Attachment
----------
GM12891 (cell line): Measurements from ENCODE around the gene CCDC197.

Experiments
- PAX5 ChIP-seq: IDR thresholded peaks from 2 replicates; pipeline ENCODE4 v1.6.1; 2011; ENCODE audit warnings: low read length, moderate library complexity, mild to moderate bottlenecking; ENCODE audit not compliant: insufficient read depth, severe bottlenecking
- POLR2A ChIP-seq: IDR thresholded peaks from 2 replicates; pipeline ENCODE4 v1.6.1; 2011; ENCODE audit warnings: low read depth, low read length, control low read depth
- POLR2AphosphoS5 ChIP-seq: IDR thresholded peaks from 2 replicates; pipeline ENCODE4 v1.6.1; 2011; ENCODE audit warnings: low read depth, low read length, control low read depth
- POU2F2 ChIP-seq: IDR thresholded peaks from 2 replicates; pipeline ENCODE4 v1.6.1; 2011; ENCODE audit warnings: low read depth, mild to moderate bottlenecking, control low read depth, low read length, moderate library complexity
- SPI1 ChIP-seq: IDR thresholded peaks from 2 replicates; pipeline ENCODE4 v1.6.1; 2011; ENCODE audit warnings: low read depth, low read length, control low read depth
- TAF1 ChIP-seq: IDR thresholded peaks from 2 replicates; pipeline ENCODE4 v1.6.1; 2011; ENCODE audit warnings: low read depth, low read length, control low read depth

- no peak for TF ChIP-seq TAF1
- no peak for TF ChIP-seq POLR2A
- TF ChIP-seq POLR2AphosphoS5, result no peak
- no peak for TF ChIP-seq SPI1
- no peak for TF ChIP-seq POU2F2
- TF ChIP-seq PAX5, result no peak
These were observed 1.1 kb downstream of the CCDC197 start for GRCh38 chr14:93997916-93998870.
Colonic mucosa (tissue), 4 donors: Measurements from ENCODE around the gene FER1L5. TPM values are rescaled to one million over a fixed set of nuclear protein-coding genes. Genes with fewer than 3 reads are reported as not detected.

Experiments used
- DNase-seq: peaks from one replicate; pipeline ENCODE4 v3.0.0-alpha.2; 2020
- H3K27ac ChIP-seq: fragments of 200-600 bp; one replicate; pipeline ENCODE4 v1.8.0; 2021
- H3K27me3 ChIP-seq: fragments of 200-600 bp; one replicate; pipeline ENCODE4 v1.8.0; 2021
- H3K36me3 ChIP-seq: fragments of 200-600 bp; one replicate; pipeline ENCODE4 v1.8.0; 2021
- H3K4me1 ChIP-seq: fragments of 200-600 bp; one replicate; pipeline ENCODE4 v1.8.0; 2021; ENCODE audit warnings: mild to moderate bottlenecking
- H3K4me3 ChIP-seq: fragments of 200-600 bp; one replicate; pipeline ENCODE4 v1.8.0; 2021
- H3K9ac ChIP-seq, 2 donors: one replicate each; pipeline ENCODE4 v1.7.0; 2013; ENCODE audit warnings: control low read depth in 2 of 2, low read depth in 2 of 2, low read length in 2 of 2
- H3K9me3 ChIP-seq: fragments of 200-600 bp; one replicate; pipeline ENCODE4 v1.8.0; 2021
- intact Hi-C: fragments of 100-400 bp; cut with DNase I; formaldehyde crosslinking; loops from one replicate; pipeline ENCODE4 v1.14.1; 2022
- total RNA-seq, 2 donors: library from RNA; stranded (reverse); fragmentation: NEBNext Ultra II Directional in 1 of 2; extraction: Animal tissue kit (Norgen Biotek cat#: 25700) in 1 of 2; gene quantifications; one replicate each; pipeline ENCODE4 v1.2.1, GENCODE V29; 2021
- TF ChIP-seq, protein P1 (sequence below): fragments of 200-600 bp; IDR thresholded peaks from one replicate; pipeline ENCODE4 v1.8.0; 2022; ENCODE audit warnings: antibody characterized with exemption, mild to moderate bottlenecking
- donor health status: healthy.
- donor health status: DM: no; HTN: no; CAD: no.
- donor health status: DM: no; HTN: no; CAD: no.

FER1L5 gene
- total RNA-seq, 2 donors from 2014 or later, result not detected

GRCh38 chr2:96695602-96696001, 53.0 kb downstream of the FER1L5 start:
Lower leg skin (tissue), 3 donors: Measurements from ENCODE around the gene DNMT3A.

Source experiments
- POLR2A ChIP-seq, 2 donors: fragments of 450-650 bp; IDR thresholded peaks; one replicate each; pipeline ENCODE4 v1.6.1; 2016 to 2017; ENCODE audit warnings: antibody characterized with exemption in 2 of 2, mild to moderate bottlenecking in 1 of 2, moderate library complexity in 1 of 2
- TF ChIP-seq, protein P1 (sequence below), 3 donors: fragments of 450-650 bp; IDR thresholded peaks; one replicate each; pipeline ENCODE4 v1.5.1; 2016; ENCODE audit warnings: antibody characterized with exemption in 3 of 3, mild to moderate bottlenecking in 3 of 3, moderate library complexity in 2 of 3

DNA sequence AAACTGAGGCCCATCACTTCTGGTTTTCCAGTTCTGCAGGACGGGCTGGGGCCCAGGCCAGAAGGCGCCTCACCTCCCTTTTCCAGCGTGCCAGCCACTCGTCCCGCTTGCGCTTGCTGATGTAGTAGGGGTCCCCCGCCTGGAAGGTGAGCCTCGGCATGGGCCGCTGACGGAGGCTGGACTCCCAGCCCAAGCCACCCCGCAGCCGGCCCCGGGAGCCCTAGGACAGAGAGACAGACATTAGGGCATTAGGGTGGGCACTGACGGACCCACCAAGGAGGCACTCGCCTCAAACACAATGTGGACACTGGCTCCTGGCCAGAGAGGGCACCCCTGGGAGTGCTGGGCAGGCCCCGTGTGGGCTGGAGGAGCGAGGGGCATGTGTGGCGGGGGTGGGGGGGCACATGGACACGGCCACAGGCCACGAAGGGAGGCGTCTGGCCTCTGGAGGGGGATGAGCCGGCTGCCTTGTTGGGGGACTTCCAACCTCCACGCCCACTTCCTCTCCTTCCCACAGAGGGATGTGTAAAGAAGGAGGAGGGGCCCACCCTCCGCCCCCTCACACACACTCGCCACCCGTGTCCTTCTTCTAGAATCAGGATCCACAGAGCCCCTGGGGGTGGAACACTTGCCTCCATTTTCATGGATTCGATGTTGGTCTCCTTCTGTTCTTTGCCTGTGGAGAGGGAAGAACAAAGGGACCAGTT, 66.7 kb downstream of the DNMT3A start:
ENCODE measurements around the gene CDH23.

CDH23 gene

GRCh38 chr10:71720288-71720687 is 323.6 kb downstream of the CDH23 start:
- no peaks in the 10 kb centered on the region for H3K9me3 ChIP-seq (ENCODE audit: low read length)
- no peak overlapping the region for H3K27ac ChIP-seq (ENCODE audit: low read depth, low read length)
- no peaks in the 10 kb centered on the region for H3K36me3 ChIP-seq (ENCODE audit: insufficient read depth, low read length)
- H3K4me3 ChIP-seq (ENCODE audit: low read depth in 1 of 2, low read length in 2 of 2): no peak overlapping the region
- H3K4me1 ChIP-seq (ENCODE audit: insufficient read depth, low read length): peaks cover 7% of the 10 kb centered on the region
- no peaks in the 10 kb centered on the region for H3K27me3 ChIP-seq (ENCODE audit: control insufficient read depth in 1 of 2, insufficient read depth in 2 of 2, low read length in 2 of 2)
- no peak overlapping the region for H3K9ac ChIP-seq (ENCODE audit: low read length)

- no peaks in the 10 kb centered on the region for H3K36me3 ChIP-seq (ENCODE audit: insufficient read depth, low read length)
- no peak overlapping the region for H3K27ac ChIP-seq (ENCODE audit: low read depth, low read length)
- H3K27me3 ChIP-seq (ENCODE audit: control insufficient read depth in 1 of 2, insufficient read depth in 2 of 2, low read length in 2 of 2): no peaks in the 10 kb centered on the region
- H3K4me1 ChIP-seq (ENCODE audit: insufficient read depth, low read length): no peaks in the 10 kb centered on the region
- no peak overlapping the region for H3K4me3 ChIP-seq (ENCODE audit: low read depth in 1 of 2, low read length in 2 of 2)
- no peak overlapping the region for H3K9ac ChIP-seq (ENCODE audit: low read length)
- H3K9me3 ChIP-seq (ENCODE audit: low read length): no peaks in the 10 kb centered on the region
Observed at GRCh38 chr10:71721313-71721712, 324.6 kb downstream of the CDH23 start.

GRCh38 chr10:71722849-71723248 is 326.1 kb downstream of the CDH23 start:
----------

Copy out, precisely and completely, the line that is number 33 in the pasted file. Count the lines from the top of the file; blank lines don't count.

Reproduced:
- total RNA-seq, 2 donors from 2014 or later, result not detected